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The Rise of Duterte

“Richard Heydarian’s book in its meticulous unpacking of Duterte’s presidency

will no doubt contribute to deepening our understanding of the man and of the
world historical moment of his rise to power.”
—Vicente L. Rafael, University of Washington, Seattle, USA

“. . . a timely read on this phenomenon that is shaking up a number of countries.

Away from the shallows and instant punditry on social media, Heydarian takes us
through academic and popular literature to make sense of disquieting yet com-
pelling events.”
—Marites Danguilan Vitug, award-winning journalist
and Editor at Large, Rappler, Philippines

“Heydarian deftly places Duterte in the context of the populist wave sweeping
much of the world while reminding readers that his rise was also a consequence
of his country’s disappointments with ‘elite democracy.’”
—Howie Severino, award-winning anchor/Journalist, GMA
News Network, Philippines
Richard Javad Heydarian

The Rise of Duterte

A Populist Revolt against Elite Democracy
Richard Javad Heydarian
New Manila, Quezon City

ISBN 978-981-10-5917-9 ISBN 978-981-10-5918-6  (eBook)


Library of Congress Control Number: 2017951844

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To my loving mom Evangeline Foronda, my always supportive aunt
Rodelisa Foronda, and my adorable niece Aryana

This isn’t my first book, yet it was the most challenging so far. Not so
much due the lack of material or impetus. If anything, it is perhaps for
the exact opposite reasons. Rodrigo Duterte—the tough talking, unor-
thodox, and invective-laced Filipino president—is a story that just keeps
on giving. Following his long-winded speeches—often resembling
Faulknerian stream of consciousness if not Freudian free association
rather than the business-as-usual statesmanlike sloganeering—is, to say
the least, a formidable task, requiring utmost patience and diligence on
the part of any conscientious researcher.
Since this is a scholarly work, I made the extra effort of making sure
my understanding and analysis of Duterte, and his unique rhetorical
style, isn’t jeopardized by the ubiquity of sensationalist journalistic cover-
age, which has dominated popular imagination of the highly controver-
sial and popular Filipino leader. Understanding the context, background,
and intent of his speeches and actions is no easy feat, yet it is indispen-
sable to a fair and objective assessment of his unique and mindboggling
and aggressive brand of politics, which has jolted the liberal elite out of
its stupor. And given his larger-than-life ego, and the far-reaching impact
of his rhetoric and action on my country and beyond, I never really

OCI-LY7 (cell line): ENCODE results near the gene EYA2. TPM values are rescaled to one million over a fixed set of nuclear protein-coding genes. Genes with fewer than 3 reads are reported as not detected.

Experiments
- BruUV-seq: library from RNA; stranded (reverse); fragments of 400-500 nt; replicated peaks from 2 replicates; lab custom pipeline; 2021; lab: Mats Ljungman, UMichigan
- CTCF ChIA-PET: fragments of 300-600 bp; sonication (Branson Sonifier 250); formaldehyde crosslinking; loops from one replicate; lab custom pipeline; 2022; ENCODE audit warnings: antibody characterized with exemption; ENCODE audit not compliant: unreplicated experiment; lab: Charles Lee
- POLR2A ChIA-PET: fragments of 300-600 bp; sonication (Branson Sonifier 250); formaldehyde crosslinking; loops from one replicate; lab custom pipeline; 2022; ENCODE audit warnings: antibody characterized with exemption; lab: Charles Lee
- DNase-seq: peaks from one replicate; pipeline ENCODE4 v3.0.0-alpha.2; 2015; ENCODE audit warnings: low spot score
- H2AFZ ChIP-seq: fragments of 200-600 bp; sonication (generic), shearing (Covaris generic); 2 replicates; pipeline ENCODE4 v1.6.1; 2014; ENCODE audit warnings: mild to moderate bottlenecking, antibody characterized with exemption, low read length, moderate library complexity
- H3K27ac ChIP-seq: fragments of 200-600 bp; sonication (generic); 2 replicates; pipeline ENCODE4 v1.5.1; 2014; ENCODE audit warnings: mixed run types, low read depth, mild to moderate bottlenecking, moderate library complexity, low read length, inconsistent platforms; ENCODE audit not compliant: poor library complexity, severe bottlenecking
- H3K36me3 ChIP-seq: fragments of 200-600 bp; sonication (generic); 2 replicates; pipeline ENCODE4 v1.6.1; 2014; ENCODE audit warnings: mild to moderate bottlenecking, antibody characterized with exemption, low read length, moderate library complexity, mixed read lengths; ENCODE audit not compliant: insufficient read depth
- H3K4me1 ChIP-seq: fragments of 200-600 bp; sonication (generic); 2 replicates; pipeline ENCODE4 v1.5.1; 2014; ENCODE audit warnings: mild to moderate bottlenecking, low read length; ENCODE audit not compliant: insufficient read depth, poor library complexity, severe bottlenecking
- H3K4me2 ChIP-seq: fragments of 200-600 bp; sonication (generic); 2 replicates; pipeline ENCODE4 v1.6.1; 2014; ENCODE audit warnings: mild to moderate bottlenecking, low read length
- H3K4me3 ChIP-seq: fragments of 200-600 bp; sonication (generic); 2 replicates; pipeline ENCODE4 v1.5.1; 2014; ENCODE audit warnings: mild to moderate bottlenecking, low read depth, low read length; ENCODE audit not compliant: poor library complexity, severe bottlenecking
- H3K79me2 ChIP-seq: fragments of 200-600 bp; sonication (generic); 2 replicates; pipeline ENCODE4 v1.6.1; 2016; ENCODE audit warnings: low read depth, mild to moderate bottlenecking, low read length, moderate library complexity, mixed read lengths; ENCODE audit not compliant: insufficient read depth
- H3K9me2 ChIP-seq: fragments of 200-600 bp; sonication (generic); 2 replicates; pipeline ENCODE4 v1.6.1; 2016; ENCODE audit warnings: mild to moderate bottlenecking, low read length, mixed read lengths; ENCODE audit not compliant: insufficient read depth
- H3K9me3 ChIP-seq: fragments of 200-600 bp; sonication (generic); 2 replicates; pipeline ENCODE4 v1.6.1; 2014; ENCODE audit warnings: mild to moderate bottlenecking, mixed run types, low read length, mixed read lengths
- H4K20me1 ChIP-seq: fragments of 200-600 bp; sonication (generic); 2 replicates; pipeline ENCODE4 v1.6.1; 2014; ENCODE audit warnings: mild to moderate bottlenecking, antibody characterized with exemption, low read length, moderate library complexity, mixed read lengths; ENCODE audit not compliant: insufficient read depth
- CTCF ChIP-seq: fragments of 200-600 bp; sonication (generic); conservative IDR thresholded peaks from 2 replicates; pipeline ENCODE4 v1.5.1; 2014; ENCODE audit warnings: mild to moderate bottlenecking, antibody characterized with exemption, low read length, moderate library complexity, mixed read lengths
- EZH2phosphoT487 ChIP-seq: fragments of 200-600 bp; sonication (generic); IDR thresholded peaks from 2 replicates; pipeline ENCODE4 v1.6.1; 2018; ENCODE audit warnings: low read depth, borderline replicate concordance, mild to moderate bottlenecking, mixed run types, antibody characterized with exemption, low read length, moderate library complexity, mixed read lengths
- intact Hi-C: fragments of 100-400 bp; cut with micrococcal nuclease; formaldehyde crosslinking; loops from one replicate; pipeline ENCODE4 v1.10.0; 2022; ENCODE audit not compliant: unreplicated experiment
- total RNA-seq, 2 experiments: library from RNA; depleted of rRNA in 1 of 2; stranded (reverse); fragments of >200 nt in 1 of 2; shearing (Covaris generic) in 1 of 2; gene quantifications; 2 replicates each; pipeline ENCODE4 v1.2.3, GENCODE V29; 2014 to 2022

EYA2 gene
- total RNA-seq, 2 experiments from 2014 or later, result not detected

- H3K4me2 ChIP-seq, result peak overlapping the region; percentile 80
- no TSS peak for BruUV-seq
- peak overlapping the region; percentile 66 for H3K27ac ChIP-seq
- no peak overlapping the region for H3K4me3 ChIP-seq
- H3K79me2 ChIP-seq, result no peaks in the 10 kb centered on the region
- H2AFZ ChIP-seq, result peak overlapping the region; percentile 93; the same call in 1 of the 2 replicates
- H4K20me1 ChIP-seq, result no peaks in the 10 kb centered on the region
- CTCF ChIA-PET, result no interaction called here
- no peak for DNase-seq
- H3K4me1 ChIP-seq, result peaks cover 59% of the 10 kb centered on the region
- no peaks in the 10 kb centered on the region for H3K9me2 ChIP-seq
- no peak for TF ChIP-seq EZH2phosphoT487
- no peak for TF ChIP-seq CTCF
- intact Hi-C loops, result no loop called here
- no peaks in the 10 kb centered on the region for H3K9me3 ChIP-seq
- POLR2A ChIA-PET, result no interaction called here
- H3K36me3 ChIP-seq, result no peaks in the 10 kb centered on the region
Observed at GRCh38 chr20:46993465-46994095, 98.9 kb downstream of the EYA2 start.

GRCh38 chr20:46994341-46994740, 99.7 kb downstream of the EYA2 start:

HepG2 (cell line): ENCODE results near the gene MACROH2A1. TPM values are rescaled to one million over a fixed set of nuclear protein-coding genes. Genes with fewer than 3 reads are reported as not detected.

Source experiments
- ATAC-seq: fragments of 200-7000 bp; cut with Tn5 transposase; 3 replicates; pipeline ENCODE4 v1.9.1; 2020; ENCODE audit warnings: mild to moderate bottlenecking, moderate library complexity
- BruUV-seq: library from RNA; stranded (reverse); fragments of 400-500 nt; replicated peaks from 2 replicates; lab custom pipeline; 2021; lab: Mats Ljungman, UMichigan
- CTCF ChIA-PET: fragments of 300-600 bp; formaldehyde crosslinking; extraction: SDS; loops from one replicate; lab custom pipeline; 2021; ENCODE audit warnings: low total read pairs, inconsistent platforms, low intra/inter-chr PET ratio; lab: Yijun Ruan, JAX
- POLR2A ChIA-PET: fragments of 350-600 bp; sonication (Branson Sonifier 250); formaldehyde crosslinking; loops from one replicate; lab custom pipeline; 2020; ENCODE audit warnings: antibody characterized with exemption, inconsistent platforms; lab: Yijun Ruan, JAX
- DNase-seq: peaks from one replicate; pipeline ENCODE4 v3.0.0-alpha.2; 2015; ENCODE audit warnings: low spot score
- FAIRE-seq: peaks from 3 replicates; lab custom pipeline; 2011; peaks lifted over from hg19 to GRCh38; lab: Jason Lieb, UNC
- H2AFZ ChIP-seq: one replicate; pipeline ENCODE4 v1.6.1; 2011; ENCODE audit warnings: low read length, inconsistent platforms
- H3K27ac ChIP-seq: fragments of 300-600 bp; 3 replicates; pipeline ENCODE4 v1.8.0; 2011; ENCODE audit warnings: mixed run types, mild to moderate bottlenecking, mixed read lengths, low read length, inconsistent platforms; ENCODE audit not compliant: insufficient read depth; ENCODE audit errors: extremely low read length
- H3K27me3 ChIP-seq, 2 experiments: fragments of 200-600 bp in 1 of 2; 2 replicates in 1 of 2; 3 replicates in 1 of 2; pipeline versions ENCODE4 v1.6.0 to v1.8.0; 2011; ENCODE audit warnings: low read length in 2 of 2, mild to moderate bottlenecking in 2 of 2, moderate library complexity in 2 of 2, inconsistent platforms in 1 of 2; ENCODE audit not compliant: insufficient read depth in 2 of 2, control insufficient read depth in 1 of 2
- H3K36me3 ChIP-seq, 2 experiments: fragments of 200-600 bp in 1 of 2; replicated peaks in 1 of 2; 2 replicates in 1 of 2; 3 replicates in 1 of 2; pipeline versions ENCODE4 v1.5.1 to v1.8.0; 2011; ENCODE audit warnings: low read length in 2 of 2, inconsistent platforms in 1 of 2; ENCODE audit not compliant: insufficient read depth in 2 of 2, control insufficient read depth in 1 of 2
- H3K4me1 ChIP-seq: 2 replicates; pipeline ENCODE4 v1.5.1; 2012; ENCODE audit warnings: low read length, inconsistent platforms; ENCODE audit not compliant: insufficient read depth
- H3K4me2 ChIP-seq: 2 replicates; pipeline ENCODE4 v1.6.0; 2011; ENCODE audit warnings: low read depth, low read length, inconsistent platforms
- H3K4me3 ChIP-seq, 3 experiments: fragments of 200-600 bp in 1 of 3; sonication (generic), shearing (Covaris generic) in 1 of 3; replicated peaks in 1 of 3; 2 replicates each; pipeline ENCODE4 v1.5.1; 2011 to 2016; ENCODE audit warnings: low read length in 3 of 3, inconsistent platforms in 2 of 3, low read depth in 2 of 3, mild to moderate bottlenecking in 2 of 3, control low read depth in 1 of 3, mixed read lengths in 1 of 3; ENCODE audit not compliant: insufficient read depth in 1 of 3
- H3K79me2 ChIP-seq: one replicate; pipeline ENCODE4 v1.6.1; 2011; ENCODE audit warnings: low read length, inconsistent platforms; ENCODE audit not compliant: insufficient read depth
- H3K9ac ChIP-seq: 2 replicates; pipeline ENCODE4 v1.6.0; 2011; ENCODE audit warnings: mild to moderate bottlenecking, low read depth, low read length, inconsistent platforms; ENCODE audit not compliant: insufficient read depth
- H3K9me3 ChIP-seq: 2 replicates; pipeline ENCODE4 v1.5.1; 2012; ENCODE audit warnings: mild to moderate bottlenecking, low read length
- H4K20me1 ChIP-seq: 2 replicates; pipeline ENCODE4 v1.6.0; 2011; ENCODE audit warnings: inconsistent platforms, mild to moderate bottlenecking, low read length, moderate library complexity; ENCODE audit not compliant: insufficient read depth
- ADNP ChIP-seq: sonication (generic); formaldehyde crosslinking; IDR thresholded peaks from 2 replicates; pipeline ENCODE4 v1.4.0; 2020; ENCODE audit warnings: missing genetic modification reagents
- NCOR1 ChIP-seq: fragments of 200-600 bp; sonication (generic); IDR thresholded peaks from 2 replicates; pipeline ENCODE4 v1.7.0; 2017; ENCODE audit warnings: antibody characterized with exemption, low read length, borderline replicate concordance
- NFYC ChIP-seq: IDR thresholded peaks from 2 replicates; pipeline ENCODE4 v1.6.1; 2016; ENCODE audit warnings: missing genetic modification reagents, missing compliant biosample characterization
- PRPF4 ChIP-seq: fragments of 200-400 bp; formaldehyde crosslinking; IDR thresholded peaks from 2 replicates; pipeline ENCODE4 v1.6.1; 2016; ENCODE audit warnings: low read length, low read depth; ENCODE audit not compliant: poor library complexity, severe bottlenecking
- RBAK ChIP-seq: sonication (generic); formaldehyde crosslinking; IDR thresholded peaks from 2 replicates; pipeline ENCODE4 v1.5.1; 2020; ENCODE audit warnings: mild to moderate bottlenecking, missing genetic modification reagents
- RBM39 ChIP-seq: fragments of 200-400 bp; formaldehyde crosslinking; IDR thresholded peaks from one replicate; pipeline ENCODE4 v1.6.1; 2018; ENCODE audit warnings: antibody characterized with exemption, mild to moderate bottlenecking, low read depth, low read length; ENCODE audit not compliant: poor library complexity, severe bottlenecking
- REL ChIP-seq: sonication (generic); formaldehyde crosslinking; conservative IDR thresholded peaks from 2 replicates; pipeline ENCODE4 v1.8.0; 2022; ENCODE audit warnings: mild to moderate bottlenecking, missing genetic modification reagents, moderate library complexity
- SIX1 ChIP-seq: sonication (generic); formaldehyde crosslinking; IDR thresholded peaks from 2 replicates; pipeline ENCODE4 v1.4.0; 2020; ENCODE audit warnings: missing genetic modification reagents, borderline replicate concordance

lacked any impetus in terms of writing on, reading about, or observing
him. Since Duterte’s rise to national prominence in late 2015, I have
written hundreds of articles and papers, not to mention countless inter-
views with practically all major national and international media outlets;

viii  AcknoWledgements

these were collectively an excruciating exercise in making sense out of a

kind of rhetoric and behavior that often seemed, at least on the surface,
beyond reason and comprehension.
Writing this book, however, was particularly exacting, not only because
of the constant stream of media and writing requests—especially every
time Duterte made an outrageous statement, which he often did and
continues to do—but also the attendant necessity to constantly step back
and see the bigger picture beyond the oppressive, distortionary fog of the
immediate present. To ensure the depth and preserve the integrity of this
work, I had to, with varying degrees of success, constantly take off my
pundit hat in favor of my scholarly one as soon as I got back to concep-
tualizing and writing my manuscript. The challenge—following French
historian Fernand Braudel’s distinction—was to make sure that I didn’t
lose sight of the Longue durée (long-term structural shifts) in light of the
mélange of histoire événementielle (ephemeral changes driven by daily
events) in understanding what was happening in the Philippines.
And this is precisely why the book kicks off by providing a broader
understanding of the phenomenon of populism around the world,
including in emerging market democracies. This is why it also looks at
the promise and peril of liberal democracy in deeply unequal nations
such as the Philippines—and reasons behind the rise of right-wing popu-
lists such as Duterte. This is why the book looks at the deep history of
Philippine-American relations before delving into the Filipino president’s
anti-American tirades and strategic flirtation with China and Russia.
The other challenge was the fact that the object of my study always felt
too real—pungent and overwhelming. Some pages of this book were writ-
ten while I came under a barrage of systematic cyber-harassment—mostly
from pro-Duterte trolls—including death threats and myriad of insults lev-
ied against my loved ones and me. Other pages came after I personally
met the president in Malacañang Palace—an experience that, paradoxi-
cally, felt surreal and manufactured. Some others came after conversations
with human rights activists and some of Duterte’s fiercest critics. There